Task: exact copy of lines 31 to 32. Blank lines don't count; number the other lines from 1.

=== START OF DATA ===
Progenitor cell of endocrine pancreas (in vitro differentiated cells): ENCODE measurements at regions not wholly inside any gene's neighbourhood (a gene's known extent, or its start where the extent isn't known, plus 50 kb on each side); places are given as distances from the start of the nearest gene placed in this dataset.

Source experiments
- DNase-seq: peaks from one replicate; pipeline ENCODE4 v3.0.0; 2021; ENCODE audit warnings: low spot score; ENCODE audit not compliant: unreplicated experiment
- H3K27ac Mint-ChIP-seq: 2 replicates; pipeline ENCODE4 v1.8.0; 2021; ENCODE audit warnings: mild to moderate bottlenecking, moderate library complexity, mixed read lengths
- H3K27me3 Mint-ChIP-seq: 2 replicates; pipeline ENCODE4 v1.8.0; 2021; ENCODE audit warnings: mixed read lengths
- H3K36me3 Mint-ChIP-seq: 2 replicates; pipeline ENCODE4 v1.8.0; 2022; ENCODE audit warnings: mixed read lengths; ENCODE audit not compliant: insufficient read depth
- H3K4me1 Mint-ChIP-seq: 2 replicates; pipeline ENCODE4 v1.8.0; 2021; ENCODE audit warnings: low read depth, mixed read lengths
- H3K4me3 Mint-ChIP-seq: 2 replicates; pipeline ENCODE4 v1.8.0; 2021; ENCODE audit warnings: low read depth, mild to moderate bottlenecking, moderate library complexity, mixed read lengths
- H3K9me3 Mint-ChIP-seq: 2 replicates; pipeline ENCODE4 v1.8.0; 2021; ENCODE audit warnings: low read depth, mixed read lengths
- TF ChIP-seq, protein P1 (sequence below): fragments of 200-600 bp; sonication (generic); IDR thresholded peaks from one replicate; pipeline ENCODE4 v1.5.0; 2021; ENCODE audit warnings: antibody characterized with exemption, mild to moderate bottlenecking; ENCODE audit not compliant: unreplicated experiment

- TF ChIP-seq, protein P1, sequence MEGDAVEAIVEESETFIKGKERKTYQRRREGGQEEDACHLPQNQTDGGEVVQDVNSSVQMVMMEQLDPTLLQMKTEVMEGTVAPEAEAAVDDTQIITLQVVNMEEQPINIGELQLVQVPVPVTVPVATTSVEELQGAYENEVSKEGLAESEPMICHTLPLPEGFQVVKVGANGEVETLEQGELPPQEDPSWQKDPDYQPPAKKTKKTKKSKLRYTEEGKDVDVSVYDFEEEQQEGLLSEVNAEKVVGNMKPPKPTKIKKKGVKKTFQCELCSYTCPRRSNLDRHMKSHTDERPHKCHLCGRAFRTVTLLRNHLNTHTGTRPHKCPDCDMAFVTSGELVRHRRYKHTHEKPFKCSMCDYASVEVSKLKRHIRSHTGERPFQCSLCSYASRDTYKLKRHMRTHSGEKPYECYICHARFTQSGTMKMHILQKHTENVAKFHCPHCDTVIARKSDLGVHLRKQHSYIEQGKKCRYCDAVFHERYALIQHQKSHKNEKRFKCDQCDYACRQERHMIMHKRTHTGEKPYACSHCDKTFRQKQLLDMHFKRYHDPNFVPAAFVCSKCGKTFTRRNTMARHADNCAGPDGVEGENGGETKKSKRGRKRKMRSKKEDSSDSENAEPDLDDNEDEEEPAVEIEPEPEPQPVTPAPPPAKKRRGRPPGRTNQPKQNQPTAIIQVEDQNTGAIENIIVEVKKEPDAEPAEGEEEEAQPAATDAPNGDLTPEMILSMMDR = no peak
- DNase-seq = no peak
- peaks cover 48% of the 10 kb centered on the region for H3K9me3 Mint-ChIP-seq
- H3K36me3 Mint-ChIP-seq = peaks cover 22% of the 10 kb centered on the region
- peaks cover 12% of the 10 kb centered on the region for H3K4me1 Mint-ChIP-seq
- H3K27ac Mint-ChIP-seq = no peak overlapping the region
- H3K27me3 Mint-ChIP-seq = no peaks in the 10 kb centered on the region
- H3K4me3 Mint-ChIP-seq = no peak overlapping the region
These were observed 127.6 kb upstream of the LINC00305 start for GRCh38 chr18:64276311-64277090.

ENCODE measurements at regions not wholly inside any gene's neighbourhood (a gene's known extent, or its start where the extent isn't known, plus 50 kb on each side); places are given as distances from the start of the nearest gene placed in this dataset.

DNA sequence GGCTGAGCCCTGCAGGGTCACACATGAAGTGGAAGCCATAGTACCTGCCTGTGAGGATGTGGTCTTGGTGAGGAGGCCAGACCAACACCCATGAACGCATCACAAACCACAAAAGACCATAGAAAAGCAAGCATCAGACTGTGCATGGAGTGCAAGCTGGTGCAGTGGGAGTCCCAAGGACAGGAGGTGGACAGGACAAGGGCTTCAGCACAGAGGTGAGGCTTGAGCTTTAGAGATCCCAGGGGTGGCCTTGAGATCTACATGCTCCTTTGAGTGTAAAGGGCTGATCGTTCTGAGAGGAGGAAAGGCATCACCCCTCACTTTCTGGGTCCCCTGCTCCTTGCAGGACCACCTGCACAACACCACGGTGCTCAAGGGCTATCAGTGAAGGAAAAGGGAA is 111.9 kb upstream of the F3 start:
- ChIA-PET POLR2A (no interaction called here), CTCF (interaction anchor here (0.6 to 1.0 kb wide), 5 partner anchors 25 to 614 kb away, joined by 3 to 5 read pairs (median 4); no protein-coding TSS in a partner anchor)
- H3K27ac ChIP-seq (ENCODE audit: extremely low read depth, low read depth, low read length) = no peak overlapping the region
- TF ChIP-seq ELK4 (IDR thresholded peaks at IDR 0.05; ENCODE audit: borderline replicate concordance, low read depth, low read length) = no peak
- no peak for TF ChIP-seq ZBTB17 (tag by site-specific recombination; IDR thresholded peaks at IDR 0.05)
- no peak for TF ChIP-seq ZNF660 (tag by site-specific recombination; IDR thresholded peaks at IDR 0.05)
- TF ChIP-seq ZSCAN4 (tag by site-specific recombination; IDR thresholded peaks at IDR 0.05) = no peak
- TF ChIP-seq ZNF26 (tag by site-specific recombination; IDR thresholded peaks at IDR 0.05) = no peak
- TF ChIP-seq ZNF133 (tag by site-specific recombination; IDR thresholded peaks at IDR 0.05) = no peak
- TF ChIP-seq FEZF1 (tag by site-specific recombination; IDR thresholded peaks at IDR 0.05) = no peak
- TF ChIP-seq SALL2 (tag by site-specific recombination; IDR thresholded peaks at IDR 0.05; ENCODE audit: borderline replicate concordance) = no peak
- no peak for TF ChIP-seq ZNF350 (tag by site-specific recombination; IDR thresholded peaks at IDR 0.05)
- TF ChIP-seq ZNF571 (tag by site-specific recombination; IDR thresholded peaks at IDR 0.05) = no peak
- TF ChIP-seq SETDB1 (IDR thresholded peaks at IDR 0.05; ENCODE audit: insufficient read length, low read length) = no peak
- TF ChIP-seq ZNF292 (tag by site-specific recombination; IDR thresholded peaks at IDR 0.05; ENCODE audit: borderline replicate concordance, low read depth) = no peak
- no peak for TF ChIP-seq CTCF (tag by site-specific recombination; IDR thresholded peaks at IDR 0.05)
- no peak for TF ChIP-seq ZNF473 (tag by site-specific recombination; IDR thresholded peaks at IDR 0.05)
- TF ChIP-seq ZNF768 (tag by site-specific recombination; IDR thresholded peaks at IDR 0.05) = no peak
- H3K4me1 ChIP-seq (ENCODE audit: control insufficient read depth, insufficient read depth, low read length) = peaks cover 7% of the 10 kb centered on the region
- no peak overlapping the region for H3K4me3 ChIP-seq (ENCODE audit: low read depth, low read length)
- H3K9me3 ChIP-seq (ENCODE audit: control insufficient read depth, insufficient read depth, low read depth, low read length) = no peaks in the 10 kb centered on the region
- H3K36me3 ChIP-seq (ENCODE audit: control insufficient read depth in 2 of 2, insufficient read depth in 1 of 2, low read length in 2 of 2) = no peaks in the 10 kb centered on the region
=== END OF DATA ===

- TF ChIP-seq SALL2 (tag by site-specific recombination; IDR thresholded peaks at IDR 0.05; ENCODE audit: borderline replicate concordance) = no peak
- no peak for TF ChIP-seq ZNF350 (tag by site-specific recombination; IDR thresholded peaks at IDR 0.05)